Study Finds an Alarming Rate of Tobacco Smoking Among Low-Income Pregnant Women

Despite major public health efforts to educate expectant mothers of the dangers to smoking, the Centers for Disease Control and Prevention in a recent study estimated that 7.2 percent of women in the U.S. who gave birth in 2016 smoked while pregnant. But a new study led by Karen Tabb Dina, a social work professor at the University of Illinois at Urbana-Champaign, finds that the rate of smoking by pregnant women from low-income families may be twice as high, or more.

Researchers surveyed a large group of women at two public health clinics, one urban and one rural who participated in the Special Supplemental Nutrition Program for Women, Infants, and Children (WIC). They found that 15.1 percent of the women enrolled said that they smoked tobacco when pregnant. Dr. Dina and her team believe the rate may even by higher as they postulate that there were many women who did not admit to the researchers that they smoked.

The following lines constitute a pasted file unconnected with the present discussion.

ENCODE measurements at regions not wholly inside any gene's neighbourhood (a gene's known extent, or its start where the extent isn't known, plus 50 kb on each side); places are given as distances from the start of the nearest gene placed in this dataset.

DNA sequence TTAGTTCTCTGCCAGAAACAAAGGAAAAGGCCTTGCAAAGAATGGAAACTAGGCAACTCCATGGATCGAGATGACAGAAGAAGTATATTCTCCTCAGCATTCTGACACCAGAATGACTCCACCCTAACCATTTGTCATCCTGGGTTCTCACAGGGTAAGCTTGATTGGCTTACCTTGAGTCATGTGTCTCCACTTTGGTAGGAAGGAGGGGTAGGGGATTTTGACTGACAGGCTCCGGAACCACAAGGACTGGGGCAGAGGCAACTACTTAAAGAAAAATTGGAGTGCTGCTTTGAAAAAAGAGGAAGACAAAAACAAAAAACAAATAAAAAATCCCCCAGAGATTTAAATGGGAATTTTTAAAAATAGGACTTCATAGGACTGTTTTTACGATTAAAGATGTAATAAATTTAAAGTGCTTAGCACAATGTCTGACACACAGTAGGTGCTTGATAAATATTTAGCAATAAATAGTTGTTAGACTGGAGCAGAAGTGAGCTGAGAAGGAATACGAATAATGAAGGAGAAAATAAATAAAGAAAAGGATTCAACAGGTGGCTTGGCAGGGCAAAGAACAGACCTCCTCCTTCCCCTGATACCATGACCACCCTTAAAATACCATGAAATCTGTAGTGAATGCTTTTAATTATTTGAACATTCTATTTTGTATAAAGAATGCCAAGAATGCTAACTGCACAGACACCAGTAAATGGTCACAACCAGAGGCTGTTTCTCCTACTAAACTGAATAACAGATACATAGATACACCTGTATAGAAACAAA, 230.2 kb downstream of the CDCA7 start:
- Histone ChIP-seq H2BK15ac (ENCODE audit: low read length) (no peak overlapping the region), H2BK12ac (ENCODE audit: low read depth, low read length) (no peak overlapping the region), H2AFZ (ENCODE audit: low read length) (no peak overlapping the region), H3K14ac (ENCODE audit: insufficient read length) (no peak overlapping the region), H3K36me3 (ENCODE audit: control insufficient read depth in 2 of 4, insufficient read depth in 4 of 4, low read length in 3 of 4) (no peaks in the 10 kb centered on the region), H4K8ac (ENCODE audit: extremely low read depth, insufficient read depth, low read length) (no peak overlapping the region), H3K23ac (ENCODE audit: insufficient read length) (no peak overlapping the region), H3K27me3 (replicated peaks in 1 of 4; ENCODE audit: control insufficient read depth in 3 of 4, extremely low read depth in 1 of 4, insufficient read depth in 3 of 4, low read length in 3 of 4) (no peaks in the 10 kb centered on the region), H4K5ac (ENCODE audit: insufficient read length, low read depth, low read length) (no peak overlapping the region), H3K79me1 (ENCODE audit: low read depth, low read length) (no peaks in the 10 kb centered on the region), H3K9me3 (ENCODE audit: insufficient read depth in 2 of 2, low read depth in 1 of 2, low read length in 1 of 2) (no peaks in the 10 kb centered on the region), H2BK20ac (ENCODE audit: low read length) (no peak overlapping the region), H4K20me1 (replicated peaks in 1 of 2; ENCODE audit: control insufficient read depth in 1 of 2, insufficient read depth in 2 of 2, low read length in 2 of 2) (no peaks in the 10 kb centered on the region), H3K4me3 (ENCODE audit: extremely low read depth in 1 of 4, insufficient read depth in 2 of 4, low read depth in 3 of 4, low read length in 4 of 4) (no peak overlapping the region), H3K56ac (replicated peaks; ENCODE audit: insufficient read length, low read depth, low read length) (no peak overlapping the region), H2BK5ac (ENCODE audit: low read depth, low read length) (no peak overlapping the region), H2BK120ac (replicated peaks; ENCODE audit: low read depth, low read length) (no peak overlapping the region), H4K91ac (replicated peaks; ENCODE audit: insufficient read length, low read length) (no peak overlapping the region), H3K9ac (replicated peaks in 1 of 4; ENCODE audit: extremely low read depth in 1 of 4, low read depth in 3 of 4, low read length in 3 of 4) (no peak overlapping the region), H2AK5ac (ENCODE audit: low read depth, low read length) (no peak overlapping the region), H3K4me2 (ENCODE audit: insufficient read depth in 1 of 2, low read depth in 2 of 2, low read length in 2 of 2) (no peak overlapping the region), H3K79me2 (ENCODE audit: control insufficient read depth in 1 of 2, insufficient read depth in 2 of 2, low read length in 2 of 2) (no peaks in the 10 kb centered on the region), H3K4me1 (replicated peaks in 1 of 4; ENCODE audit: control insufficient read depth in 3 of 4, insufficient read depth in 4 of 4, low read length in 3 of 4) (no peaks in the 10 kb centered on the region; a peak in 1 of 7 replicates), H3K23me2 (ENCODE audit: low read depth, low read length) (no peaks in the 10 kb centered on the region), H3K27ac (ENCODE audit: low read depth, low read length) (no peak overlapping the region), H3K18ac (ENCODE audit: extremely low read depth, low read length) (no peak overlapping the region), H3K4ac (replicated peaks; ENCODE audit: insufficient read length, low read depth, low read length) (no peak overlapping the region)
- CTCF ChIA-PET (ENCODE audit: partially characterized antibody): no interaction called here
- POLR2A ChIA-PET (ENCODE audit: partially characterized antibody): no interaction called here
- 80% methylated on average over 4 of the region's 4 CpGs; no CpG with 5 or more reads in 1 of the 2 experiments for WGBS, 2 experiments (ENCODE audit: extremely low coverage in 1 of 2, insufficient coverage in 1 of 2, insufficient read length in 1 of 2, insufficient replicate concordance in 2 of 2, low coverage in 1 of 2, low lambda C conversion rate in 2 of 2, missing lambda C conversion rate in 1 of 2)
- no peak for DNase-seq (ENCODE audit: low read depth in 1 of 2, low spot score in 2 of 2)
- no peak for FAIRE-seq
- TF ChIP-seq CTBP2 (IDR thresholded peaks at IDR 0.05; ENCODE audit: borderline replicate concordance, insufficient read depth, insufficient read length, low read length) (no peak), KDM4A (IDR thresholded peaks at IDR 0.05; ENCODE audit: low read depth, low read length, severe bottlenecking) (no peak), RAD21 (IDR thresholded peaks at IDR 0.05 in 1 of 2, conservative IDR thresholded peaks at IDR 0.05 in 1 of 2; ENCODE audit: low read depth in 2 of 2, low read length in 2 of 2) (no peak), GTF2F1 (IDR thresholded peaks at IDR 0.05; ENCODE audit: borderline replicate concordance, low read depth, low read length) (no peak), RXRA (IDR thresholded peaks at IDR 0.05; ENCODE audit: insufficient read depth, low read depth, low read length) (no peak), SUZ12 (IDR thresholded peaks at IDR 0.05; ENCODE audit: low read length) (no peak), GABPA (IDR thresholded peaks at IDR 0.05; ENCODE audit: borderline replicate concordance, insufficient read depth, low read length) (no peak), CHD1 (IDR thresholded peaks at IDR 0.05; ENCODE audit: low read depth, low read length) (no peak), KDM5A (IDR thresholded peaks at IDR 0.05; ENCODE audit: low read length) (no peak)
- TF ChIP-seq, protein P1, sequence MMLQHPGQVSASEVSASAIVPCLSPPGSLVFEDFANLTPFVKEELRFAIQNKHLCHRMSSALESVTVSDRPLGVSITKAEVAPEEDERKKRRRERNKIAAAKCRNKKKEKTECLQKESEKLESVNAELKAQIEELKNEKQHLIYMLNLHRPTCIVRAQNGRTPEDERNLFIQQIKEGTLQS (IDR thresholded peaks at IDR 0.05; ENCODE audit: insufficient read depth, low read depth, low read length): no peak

About 85 percent of the women in the study who smoked while pregnant reported that they were smokers before they became pregnant. And many of those who continued to smoke after becoming pregnant lived with domestic partners or family members who used tobacco. White pregnant women were more likely to smoke tobacco than their Black peers. Women who were overweight, were older than 25, and who had low levels of education were also more likely to smoke tobacco while pregnant.

“These findings suggest that WIC needs to have robust referral and care coordination capacity for smoking-cessation intervention programs,” said co-author Brandon Meline, the director of maternal and child health management at Champaign-Urbana Public Health District.

Dr. Dina is a graduate of Eastern Michigan University, where she majored in sociology. She earned a master of social work degree from the University of Michigan and a Ph.D. in social welfare at the University of Washington in Seattle.

The paper “Prevalence and Correlates of Tobacco Smoking During the Perinatal Period Among Women Enrolled in a Midwestern WIC Program,” was published in the Community Mental Health Journal. It may be accessed here.

Filed Under: Research/Study


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